Immunology Chapter 4

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  1. Draw and label the key components of an IgG molecule.
    • 1. Three globular regions form a y shape
    • 2. The two Ag-binding sites are at the tips of the arms which are held to the trunk by a flexible hinge region
    • 3. They are made of 2 heavy chains and 2 light chains
    • 4. The chains are joined by disulfide bonds
    • 5. Each heavy chain is linked to a light chain and the 2 heavy chains are linked together
  2. Describe the structure of the Ig fold.
    • 1. C-Domain - DEBA GFC
    • 2. V-Domain - DEBA GFCC'C"
    • 3. Disulfide bonds connect B and F
  3. Describe the difference between variable regions (framework, FR) and hypervariable regions (HV or CDRs).
    • 1. There are 3 hypervariable regions designated HV1, HV2, and HV3 (CDR1, 2, 3)
    • 2. HV3 is the most variable
    • 3. The regions between the HV regions are framework regions, designated FR1, FR2, and FR3
    • 4. The FR regions form the beta sheets that provide the structural framework of the domain
    • 5. The HV sequences correspond to the 3 loops on the outer edge of the beta barrel away from the domain - the contact surface
    • 6. The 3 loops from the Ig VH and VL domains come together to form the Ag binding site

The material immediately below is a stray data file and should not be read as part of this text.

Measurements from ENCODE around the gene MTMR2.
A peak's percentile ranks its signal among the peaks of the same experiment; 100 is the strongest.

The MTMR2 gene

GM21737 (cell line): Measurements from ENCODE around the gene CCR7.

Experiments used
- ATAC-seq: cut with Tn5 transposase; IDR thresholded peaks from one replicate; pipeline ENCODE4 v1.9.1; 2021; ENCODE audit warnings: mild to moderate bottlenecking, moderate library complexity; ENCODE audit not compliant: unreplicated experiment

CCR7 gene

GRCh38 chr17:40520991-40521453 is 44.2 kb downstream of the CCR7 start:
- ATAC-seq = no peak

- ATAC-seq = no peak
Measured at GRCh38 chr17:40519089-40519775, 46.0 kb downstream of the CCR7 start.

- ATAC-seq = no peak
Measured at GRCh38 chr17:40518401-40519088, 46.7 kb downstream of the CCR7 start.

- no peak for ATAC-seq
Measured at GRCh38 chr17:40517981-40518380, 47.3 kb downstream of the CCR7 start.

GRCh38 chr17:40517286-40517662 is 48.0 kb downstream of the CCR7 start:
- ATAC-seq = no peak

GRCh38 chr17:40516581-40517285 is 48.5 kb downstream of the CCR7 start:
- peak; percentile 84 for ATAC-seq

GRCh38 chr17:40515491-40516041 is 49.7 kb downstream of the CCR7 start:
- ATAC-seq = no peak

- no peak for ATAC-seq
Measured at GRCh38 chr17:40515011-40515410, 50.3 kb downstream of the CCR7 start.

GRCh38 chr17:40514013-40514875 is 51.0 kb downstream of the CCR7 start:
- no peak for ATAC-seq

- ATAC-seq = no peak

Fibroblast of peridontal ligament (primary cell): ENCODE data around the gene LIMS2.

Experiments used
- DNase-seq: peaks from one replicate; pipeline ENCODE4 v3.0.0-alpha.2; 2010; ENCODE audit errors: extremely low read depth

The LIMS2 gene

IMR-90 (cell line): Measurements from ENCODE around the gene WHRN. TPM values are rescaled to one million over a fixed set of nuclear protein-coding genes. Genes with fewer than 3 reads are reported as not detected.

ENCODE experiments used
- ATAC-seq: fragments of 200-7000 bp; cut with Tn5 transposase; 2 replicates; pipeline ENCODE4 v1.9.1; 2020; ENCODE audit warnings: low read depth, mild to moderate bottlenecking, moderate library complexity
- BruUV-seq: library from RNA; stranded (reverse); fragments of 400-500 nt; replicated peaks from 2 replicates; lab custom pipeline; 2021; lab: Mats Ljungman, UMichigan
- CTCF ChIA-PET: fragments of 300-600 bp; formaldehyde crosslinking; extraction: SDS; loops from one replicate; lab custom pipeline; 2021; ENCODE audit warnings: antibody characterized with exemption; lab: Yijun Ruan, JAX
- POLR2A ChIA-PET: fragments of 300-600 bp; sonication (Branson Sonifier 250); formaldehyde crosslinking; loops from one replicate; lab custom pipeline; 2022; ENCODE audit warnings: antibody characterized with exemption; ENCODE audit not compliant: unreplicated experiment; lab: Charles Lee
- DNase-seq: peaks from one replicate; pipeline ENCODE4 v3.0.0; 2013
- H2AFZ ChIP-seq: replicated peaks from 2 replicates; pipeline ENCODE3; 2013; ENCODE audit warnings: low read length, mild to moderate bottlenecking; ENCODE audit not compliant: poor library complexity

4. What are the noncovalent forces that hold together the Ag:Ab complex?
    • 1. Electrostatic forces
    • 2. Hydrogen Bonds
    • 3. Van der Waals forces
    • 4. Hydrophobic forces
  5. What are the different types of epitopes found on Ags?
    • Continuous (linear)
    • 1. Formed by a single small region of AA sequence
    • 2. Abs that bind continuous epitopes can bind to the denatured protein
    • 3. Detected by T cells
    • Conformational (discontinuous)
    • 1. Formed from several separate regions in the sequence of the protein brought together by protein folding
    • 2. Abs that bind conformational epitopes bind only native folded proteins
  6. Describe the structure of the T cell receptor.
    A Fab fragment immunoglobulin with alpha and beta instead of light and heavy
  7. What are the key differences between TCR Ag recognition and Ab Ag recognition?
    • 1. Abs bind to the surface of protein Ags, binding discontinuous epitpopes
    • 2. T cells bind to short continuous epitopes buried w/in the native structure of the Ag and must be exposed via fragmentation by APCs
  8. Describe the structure of the MHC class I molecule
    • 1. 4 domains consisting of 3 alpha (ordered counterclockwise) and 1 beta2 microglobulin
    • 2. The folded alpha1 and alpha2 domains form the walls of the peptide-binding cleft on the surface of the molecule
    • 3. N terminus is at alpha2 and the C is at alpha3
  9. Describe the overall structure of the MHC class II molecule.
    • 1. Same as MHC I
    • 2. 4 domains consisting of 2 alpha, 2 beta subunits w/alpha on the left and beta on the left
    • 3. The folded alpha1 and beta1 domains form the walls of the peptide-binding cleft on the surface of the molecule